Coming Out: Venton Jones
One in a series exploring the lives of people who have chosen to be out about their positive HIV status.
Venton Jones' volunteer work for a Dallas AIDS organization helped educate him about the importance of HIV testing. "I was aware of the need to test frequently, so I did so," Jones says.
At the time Jones was in the process of acknowledging his own sexual attraction to men, struggling to get his career started and living on his own for the first time since graduating from college. "All this led to a lot of clubbing and partying," he says. "It was nothing unique or about being a Black gay man. It was really just about being a young person."
In the summer of 2007, Venton was admitted to the hospital for an ailment the physicians had trouble diagnosing. Symptoms included an extremely high fever and night sweats. "I actually had to ask the hospital the test me for HIV," he recalls. He had previously informed the doctors that he was gay.
The test results came back HIV negative. Jones' symptoms disappeared, and he was released from the hospital.
Two weeks later Jones enlisted in the U.S. Army in an effort to get his life on track. He received his job assignments and leave dates and began preparing for military life. But before his scheduled departure, Jones received a certified letter from military medical personnel stating that they needed to see him for an urgent medical matter.
Surmising that he was, in fact, HIV positive, despite the negative test result he had just received, Jones sought testing services at a local community organization. His results did come back positive, a finding that the Army confirmed.
"In hindsight, it is clear to me I was seroconverting when I entered the hospital," Jones said. "When I got the news from the Army, it was kind of surreal. I had just had a negative test result from the hospital."
On the drive home after testing HIV positive, Jones made a pledge to himself. "I had to be able to look myself in the mirror and love myself, even if everyone turned their backs on me," he recalled. "As soon as I got home, I picked up the phone and called my sister to let her know. And then I called one of my best friends to let them know." Early responses from friends and family members were supportive, with Jones' loved ones assuring him that people with HIV could live long and productive lives.
"I never wanted to be a victim," Jones says. "I kept talking to myself because I wanted to make sure I was stronger than the virus."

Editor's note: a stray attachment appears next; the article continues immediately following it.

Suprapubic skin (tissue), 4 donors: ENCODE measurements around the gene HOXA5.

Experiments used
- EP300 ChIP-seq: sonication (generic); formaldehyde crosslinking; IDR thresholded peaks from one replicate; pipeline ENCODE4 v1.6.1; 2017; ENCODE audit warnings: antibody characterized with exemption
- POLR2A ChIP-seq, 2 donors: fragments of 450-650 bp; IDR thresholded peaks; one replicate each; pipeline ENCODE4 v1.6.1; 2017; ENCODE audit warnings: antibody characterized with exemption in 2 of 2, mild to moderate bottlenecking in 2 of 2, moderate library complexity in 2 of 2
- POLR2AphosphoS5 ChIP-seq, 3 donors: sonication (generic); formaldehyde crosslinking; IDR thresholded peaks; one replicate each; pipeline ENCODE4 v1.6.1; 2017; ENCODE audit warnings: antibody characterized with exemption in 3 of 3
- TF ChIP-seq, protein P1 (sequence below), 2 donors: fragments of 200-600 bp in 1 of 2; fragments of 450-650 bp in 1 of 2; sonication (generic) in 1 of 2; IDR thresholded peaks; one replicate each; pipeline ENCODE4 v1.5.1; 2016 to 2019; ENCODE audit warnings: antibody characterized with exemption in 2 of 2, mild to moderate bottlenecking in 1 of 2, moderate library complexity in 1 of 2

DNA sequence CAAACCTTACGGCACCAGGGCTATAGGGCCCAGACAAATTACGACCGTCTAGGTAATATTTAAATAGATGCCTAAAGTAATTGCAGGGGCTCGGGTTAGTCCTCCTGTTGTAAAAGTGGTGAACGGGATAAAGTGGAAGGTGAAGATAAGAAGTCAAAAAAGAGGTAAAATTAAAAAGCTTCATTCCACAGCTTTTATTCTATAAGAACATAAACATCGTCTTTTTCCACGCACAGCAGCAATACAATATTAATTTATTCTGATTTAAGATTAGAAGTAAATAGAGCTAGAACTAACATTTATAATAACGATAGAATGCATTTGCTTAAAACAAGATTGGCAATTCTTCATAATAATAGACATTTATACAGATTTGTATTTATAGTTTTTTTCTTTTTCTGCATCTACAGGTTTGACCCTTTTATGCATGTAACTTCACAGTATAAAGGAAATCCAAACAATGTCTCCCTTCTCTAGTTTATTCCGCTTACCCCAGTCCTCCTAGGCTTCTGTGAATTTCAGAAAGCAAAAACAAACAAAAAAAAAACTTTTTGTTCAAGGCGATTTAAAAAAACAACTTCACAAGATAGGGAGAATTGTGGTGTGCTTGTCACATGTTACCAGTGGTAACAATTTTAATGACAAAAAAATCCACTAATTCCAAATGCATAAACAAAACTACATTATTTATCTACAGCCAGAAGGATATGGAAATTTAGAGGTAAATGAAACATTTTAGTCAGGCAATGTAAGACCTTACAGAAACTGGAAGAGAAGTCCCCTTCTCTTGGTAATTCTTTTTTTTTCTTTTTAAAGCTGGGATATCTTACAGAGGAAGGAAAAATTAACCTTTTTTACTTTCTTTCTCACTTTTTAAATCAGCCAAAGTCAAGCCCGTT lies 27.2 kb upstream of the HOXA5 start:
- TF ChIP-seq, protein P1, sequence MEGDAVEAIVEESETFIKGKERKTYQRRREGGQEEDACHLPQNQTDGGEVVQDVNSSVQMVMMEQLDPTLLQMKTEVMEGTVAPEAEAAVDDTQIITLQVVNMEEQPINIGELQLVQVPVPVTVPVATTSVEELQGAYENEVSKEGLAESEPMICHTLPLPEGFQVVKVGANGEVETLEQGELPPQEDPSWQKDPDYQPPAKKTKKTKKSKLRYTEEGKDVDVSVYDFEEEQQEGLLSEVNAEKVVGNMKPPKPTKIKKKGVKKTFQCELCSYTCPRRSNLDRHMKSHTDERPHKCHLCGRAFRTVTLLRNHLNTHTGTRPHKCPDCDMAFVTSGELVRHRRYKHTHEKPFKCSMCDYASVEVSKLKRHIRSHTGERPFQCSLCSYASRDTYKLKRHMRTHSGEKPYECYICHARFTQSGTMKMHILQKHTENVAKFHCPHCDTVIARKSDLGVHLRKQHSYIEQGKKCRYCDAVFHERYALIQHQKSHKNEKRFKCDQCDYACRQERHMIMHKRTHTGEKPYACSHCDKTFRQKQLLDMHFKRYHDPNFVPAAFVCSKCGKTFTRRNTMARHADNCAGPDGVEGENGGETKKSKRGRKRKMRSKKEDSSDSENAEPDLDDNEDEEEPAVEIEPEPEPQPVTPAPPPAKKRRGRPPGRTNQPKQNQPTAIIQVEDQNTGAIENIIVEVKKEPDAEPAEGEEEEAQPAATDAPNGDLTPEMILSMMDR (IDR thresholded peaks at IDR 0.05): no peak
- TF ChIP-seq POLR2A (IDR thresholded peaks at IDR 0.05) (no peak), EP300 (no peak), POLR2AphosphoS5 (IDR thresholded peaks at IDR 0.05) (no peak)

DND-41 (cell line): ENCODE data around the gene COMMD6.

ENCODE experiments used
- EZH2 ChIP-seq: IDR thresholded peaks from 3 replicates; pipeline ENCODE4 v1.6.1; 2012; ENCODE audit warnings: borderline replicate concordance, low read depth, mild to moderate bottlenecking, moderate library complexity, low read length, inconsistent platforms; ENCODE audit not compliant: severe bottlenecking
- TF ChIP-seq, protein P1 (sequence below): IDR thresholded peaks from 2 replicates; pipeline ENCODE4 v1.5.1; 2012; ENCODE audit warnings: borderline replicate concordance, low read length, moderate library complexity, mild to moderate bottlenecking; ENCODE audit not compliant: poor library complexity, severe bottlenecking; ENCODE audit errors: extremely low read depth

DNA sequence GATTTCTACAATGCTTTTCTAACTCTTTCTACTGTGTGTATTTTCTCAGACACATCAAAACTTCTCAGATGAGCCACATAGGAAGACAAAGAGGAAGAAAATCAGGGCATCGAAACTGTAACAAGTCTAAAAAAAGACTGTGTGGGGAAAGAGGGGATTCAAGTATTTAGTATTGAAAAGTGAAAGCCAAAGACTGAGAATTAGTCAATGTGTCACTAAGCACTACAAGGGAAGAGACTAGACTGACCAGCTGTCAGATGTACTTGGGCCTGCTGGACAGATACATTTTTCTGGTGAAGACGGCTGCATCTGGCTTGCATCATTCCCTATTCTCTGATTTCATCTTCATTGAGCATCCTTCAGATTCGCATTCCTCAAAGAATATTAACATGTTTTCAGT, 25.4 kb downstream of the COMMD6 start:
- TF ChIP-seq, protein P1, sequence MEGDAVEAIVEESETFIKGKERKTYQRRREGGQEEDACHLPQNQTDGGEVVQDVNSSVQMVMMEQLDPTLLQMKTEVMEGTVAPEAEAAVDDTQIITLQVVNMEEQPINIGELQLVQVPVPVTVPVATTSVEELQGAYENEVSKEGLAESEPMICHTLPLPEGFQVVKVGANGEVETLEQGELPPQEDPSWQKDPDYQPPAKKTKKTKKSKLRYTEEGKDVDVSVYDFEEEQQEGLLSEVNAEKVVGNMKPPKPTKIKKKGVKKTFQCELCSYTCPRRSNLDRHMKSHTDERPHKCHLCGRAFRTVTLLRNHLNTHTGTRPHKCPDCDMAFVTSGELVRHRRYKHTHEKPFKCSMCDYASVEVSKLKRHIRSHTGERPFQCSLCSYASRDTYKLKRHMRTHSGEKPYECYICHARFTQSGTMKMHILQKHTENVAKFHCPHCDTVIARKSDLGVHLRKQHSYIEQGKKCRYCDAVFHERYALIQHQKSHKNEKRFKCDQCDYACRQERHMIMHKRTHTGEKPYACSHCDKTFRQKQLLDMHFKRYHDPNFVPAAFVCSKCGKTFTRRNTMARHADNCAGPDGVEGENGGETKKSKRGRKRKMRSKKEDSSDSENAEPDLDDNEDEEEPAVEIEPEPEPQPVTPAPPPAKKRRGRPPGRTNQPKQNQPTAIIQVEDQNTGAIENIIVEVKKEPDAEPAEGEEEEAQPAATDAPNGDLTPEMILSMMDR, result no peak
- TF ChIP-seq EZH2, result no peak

Although he pledged not to let his infection overcome him, opening up about his HIV status was a process. "I had only come out to my family as gay a few months before I tested HIV positive," Jones says. "I had a bit of shame about immediately telling my family I had tested positive, because HIV was what they expected. But I knew it was important that I shared this news with them."
After communicating his test results with someone he had begun dating before he learned that he was HIV positive, he experienced an upsetting breakup. "He suggested I knew I was HIV positive when I got into the relationship, which wasn't true," Jones says. "It reawakens the conversation every time I go through disclosing it. When I began dating someone, waiting to see how they would respond was a real challenge. In time I became comfortable dating people who already knew I was positive."
Jones estimates it took about four years to become comfortable speaking publicly about his HIV status. But his AIDS activism eventually gave him peace about living openly with HIV. In 2011 Jones moved to Washington, D.C., where he now works as communications and education manager for the National Black Gay Men's Advocacy Coalition. "I decided that the shame of disclosure would be something I would leave in Dallas," he says. "I decided I was going to be my authentic self, and HIV is a part of me."
As the 30th anniversary of HIV/AIDS approached, Jet magazine asked Jones whether he would be willing to be profiled. "I thought this was the opportunity to finally leave my shame of disclosure behind. Jet is something you see in most Black houses. My dad actually found out about my HIV status through the Jet article. After it came out, I went home for the Fourth of July holiday, and the article was the topic of conversation for my family. But they saw that I was okay, and that gave them the permission to be okay."
Although his coming out was a complicated and sometimes challenging process, Jones is certain that living openly with HIV is better than trying to keep it a secret. "One of the main reasons I decided to come out was as a tool to help other people," he says. "And I wanted to be open and honest with my family because that's how I was raised.
"Coming out shows you aren't alone," he continues. "So many people who test HIV positive feel like they are alone, that they are the only person who has to shoulder this responsibility. When you come out and live openly with HIV, you help others break through their own isolation."
So even though Jones' discovery in 2007 that he was HIV positive was circuitous, it placed him on a path toward honesty, self-respect and empowerment through community advocacy.
He feels a special obligation to young people. "Not a lot of young people are comfortable enough to disclose their status. Helping young people get the support they need to live with HIV is something that has become really important to me."
Excerpted from the Black AIDS Institute's 2013 State of AIDS Report, "Light at the End of the Tunnel: Ending AIDS in Black America."